or telling to do anything. i think it's -- when you're -- your biggest opportunity is when you're approving a new program and you really have to scrutinize that program. so if you really believe in mature technologies before you put them in a program. if you really believe in fly before buy, if you really believe in realistic estimating and scheduling and a program comes up that doesn't measure up, you've got to say no. >> and the g.a.o. found, in 2007 you mentioned this. the ford class aircraft carriers lead ship began construction with an unrealistic business case. you identified that. anybody here or whoever was there at the time did they talk to you or did you give them that information what you saw? >> well, i'll tell you yes in terms of the report. but i believe this is the first hearing the carrier where outside witnesses have been
invited. >> i thank the chairman for that because he's had some great hearings for us. sir, i appreciate all your services. ladies and gentlemen we've got to change. $18 trillion of debt and the way we're climbing and the military is underfunded. but thank you. i would love to meet with you later on. i thank the senator from west virginia for his involvement and his commitment on this issue. senator till liss. >> thank you mr. chair. mr. francis, i think you opened up your statement by saying the same story different program. and you also commentd in your opening statement about this committee and the senate or congress as a whole playing a more aggressive oversight role than we have over recent years. so can you give me some sense
of how much of that is going forward with new programs, how much of that should be applied retro actively a to this subject or any other major project that is we have? what are your recommendations to this committee? >> i would say right now we're kind of in a period where there aren't as many big new programs coming down the pike and that's really your opportunity. i don't know how much you can do on a program that's already through the milestone and under contract without making more of a mess of it. >> maybe just going back i think he used the analogy of seven home runs in the bottom of the ninth with respect to this graphic here. to what extent do we need to go back and say we know i think maybe the twins did it to the tigers? but it's very uncommon. it was widely reported as a
result. what do we need to do with respect to this timeline being realistic that we're going to have a time line that we need to achieve? what do we need to do here to at least not come back and have the same frustrations that senator ernst has we see it we know it's not likely to happen. therefore what should we be doing to set realistic expectations? >> so for something like this i would say and i think the navy has moved the schedule out so far on immigration testing i think you have to make it ok for the navy to come up and say we need to move this schedule and it's going to cost more. that has to be ok. and right now we sort of play this -- we're on egg shells because the navy might not want to come in and say that because they're going to take a beating overen creased costs. so we kind of play -- >> i'm waiting until it happens? >> wait until it happens.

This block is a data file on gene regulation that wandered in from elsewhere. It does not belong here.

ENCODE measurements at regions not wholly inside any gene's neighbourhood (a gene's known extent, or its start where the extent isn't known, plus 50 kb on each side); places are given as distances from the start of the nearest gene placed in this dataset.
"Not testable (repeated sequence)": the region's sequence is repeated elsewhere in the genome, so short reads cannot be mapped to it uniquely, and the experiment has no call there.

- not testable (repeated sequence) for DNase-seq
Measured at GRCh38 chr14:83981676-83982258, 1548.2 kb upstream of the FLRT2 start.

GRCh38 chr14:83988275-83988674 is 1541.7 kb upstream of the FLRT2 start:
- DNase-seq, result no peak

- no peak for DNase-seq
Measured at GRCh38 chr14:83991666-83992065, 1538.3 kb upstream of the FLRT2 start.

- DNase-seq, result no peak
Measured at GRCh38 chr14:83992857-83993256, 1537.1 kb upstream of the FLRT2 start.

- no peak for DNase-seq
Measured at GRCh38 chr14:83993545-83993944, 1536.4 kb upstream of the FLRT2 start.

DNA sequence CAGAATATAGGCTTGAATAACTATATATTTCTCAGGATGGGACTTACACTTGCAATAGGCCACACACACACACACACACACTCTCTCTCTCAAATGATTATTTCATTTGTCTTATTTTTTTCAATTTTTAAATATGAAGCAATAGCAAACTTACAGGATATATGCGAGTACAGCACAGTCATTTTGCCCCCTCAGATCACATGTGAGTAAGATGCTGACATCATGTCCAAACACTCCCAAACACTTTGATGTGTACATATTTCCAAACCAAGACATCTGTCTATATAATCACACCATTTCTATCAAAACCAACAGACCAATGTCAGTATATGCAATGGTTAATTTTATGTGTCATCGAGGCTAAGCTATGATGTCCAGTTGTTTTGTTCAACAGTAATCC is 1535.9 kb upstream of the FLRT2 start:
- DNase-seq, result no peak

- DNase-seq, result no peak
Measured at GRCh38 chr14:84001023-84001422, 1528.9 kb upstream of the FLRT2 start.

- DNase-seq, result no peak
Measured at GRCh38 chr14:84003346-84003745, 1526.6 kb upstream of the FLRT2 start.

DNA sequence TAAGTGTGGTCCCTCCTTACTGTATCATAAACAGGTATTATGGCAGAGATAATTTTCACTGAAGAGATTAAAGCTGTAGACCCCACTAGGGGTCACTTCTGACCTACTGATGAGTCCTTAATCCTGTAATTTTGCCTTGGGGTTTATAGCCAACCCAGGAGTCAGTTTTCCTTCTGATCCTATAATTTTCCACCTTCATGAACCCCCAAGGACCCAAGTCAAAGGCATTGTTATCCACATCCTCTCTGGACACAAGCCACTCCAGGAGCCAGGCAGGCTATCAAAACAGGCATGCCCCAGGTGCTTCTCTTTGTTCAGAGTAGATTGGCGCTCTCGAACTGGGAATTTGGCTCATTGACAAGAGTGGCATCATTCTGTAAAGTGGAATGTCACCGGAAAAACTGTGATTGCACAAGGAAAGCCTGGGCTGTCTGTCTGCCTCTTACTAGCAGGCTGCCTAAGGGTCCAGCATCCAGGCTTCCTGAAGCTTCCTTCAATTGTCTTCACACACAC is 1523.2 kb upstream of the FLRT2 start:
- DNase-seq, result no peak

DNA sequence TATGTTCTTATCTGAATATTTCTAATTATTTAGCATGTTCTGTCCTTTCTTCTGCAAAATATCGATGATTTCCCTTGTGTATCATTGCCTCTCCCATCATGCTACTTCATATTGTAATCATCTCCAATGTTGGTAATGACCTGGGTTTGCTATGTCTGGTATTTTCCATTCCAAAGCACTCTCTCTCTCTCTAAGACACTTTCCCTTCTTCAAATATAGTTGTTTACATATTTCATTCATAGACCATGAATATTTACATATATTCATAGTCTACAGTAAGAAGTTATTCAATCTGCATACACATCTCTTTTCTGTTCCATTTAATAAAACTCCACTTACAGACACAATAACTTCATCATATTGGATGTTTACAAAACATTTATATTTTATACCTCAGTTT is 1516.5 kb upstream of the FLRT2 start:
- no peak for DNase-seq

yeah. >> and somebody has been responsible for a lock-term complex projects. that's when people lose their jobs. i think that the thing that we ought to put on the table now is if you come back and explain to us why we're going to miss yoush dates, that becomes our problem that becomes senior leadership's problem in the department. if you wait and ultimately realize or come to us and actually say we were wrong, then somebody else needs to lose their job. it's a matter of whose problem it is. and i'm not citing any one person but it seems like it's obvious that we are going to have to pull a rabbit out of the hat to achieve these dates. somebody owns the responsibility to speak honestly about that and set the right expectations and if they don't then they need to own it. i don't think you disagree. i think going forward because you said it's the same story
different program we do need to come up with some findings of fact before we approve future programs so that we can really have people own this going forward. instead of having it as senator manchin said be the insanity that seems to drive these programs. for the admirals i'm going to ask a general question. first off with respect to china i know we spend a lot of time trying to take the edge out of our quantitative disadvantage say a country like china that's churning out a lot of ships by a qualitative advantage. but as admiral said quantity has a quality of its own. at some point our capabilities may end up being matched by the sheer quantity that
the other reason we built the ford class the anymorites is starting to reach the end of its life. technology changes. the other thing is it was built n an era where people were relatively inexpensive. o from a total life cycle cost people make up 40% of the cost. so it's pretty clear as we look forward not only do we need the war fighting capability but we have to drive into the ship into the 50 years the most important thing we need to do to call people off the ship. that required a complete redesign. some of the things you're seeing, for instance, not only do they provide operational capability but also a significant reduction. but we're going to take 663 sailors off ford compared to